Tennessee Wildlife Federation is excited to announce a collaborative project: Restoring Pine-Oak Forests in the Cumberland Plateau. Tennessee Wildlife Federation, in partnership with the Forest Stewards Guild, Sewanee, and Berea College in Kentucky, is restoring pine-oak forest habitats on the Cumberland Plateau.
Pine-oak forests on the Plateau are dominated by a mixture of shortleaf pines and oaks. Both Tennessee and Kentucky have experienced a 70-80% reduction in shortleaf pine since 1980. Causes of the decline include absence of fire on the landscape, not replanting shortleaf pine after management activities, conversion to non-native forest types, and disease.
The project will restore native pine-oak forest habitats on the Plateau by engaging landowners and connecting them with forest management professionals to develop forest management plans. Restoration activities to enhance wildlife habitat will include timber management, prescribed burns, and planting shortleaf pine.
The Federation’s director of conservation Chris Roberts is guiding conservation best practices and acting as a conduit to Tennessee landowners interested in the project.
“It’s exciting to see landowners interested in restoring forest habitats on the Plateau—to return to its natural state and better support wildlife,” Chris said. “As part of my habitat conservation work with the Federation, I’m encountering more and more landowners interested in taking a more long-term approach to managing their land.”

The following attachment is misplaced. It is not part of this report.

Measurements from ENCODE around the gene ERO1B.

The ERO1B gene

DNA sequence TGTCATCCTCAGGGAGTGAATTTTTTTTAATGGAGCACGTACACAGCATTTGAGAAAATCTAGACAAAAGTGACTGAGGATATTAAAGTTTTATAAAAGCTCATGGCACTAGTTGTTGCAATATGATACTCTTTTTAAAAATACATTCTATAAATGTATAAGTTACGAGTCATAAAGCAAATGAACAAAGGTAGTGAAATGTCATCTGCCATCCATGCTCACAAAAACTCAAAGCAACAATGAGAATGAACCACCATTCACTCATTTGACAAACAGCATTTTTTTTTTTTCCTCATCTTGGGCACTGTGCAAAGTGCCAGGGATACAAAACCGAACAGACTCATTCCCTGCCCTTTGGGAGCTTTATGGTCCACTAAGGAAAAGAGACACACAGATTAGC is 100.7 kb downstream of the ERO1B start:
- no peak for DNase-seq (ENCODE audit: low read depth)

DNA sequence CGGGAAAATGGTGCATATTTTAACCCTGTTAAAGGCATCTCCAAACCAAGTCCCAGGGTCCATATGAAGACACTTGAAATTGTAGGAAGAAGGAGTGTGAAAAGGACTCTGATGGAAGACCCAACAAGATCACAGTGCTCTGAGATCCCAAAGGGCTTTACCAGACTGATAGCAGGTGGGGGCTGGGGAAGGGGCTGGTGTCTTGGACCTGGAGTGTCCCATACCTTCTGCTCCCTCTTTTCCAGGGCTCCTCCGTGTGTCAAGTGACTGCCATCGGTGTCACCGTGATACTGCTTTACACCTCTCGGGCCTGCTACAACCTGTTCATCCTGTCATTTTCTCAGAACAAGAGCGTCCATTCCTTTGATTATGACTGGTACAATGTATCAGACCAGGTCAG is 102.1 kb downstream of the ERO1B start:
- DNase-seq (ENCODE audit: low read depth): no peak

Sewanee will host a full-day workshop in 2018 for resource professionals and private landowners to share lessons learned during shortleaf pine restoration activities in the region.
“We are looking forward to getting more shortleaf restoration accomplished on our property, and with the help of Tennessee Wildlife Federation and Forest Stewards Guild, we hope that we can be a model for best practices in the region,” said Dr. Ken Smith, Sewanee professor of forestry and assistant dean of environment.
Site identification and selection are currently underway. The project is funded by the National Fish and Wildlife Foundation’s Cumberland Plateau Stewardship Fund and the Lyndhurst Foundation in Chattanooga.